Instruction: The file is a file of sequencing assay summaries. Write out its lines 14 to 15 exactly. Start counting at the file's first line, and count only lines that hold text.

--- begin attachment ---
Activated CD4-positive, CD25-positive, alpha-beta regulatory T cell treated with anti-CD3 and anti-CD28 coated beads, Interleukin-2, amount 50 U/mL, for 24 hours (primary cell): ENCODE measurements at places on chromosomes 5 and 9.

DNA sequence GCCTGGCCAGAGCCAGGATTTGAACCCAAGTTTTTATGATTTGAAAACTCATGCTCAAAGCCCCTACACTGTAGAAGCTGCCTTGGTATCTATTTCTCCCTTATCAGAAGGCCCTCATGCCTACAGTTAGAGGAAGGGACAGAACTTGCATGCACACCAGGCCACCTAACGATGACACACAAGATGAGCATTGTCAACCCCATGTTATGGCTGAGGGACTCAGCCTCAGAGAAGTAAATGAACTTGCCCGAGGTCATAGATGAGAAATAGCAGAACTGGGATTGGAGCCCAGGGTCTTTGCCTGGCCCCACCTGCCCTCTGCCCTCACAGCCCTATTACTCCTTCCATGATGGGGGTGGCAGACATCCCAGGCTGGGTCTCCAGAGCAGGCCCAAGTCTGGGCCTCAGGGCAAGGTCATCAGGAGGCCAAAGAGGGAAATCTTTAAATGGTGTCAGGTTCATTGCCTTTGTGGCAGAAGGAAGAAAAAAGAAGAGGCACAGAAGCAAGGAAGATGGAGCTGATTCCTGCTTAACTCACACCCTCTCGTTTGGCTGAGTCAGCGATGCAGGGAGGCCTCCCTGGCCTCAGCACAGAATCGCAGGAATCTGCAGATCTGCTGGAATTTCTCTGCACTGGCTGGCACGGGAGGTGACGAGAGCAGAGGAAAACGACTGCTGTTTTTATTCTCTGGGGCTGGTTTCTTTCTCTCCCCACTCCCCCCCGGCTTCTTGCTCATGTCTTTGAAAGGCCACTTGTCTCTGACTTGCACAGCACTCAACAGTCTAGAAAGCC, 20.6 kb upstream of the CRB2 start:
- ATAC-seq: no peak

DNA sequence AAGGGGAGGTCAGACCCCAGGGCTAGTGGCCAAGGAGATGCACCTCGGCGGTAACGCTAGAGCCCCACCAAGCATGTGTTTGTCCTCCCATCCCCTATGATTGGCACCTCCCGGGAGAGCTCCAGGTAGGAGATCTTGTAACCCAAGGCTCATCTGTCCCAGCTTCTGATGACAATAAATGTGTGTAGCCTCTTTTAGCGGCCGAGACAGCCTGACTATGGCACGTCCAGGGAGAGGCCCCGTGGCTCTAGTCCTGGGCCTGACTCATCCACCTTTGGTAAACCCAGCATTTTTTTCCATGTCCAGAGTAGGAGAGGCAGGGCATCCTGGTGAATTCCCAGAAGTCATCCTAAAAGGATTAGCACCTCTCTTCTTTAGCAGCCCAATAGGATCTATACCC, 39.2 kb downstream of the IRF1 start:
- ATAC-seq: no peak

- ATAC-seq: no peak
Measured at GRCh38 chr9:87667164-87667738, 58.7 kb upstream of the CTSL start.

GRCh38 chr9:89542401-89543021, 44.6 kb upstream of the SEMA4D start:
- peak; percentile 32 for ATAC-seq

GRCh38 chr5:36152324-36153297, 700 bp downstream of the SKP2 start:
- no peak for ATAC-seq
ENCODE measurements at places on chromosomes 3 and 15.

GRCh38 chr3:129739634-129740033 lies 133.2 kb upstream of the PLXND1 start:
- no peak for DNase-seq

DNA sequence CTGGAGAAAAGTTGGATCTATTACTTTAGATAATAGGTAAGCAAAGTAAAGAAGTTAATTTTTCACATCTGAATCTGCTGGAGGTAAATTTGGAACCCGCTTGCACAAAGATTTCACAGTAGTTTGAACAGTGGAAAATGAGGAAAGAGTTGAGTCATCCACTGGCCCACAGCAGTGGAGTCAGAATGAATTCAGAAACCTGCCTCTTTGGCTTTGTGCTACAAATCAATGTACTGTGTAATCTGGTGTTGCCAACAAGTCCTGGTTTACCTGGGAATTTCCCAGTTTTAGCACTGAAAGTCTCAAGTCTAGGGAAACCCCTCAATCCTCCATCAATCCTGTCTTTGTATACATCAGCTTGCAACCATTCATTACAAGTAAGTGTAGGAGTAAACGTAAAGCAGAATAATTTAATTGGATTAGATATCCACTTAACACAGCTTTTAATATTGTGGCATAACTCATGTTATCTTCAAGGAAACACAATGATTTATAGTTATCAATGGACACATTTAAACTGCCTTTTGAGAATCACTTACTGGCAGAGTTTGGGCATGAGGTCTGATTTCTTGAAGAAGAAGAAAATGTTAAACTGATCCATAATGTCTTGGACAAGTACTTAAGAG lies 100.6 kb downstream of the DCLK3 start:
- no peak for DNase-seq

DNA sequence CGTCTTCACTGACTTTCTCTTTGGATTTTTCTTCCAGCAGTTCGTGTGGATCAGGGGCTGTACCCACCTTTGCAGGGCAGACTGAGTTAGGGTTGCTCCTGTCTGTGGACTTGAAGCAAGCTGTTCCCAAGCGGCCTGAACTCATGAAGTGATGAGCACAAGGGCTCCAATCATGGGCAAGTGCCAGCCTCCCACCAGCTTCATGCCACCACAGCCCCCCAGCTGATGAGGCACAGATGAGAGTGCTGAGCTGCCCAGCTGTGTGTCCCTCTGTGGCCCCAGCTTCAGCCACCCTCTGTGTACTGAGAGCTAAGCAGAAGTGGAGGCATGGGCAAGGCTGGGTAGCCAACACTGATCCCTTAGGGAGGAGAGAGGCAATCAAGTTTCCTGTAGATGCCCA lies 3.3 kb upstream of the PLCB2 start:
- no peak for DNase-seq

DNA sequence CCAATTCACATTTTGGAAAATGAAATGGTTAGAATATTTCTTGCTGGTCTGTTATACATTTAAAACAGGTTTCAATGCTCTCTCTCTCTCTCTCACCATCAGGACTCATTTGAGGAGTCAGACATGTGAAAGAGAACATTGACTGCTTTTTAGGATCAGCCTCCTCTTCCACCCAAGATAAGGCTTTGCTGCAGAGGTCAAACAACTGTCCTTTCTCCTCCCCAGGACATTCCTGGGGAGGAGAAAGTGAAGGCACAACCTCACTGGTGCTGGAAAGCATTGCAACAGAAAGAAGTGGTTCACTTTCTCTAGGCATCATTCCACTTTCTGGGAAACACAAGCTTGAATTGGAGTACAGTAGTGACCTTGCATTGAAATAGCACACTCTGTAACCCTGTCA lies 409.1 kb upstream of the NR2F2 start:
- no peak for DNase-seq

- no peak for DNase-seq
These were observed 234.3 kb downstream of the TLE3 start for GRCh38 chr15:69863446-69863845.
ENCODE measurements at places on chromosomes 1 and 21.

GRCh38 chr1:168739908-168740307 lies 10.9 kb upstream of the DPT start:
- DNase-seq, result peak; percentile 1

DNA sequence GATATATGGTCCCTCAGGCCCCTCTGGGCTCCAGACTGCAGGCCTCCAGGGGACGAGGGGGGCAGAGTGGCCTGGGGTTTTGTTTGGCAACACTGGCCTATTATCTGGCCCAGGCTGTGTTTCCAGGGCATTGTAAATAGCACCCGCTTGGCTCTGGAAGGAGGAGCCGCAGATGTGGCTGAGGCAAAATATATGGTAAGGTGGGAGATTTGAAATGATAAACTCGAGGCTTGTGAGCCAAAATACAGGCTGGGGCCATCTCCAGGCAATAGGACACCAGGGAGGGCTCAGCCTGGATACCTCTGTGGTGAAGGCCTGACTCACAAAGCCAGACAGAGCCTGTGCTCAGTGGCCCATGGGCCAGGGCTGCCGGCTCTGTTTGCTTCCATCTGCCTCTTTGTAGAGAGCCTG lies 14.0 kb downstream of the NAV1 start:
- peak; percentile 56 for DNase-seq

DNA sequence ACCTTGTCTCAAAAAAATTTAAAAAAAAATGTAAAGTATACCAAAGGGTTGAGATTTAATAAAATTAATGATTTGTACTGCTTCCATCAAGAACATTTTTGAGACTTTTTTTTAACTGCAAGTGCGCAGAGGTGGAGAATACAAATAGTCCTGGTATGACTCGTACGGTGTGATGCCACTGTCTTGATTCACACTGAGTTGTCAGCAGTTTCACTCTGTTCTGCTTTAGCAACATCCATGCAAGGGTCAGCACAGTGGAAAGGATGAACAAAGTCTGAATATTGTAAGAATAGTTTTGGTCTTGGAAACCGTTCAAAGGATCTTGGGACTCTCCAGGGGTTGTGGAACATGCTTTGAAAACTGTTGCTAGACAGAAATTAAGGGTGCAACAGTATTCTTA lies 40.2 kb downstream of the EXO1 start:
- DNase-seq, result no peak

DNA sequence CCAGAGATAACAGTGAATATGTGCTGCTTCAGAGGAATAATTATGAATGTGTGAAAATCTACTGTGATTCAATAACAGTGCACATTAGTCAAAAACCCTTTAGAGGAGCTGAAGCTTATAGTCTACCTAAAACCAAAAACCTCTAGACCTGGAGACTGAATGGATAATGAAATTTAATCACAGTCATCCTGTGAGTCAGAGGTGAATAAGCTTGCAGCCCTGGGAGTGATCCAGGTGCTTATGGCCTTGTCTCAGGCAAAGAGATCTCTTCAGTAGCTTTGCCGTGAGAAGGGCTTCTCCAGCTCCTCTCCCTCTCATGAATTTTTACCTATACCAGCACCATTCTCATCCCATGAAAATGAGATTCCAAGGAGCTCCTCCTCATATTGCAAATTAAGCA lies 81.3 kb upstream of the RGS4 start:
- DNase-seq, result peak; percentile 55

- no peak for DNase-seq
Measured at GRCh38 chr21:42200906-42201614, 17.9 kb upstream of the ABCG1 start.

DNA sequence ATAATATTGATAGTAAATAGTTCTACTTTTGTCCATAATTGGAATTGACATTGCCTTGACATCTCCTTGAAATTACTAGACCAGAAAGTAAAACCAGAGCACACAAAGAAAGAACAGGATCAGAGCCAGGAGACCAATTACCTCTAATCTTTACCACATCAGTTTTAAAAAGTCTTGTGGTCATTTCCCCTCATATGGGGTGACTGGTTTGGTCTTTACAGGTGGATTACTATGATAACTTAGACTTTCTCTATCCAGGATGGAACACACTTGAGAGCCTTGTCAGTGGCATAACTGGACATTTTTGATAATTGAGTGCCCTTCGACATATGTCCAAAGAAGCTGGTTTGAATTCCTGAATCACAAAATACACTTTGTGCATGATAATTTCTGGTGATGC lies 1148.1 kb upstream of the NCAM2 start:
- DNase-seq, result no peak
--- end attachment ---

- no peak for DNase-seq

DNA sequence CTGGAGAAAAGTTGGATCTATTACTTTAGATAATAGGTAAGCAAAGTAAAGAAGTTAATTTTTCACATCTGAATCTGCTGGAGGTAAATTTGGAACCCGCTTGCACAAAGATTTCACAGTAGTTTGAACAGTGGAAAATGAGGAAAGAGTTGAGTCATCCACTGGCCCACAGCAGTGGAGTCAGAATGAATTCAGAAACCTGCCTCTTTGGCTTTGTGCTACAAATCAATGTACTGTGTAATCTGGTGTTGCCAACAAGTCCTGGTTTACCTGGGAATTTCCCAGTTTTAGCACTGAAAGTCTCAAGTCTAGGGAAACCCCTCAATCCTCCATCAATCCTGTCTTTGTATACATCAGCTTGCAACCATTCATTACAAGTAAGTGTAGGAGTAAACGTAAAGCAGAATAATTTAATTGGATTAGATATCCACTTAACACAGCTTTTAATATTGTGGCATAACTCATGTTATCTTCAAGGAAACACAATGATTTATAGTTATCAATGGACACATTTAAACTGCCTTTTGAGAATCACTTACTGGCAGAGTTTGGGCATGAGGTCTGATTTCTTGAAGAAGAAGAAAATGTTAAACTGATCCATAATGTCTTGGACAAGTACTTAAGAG lies 100.6 kb downstream of the DCLK3 start: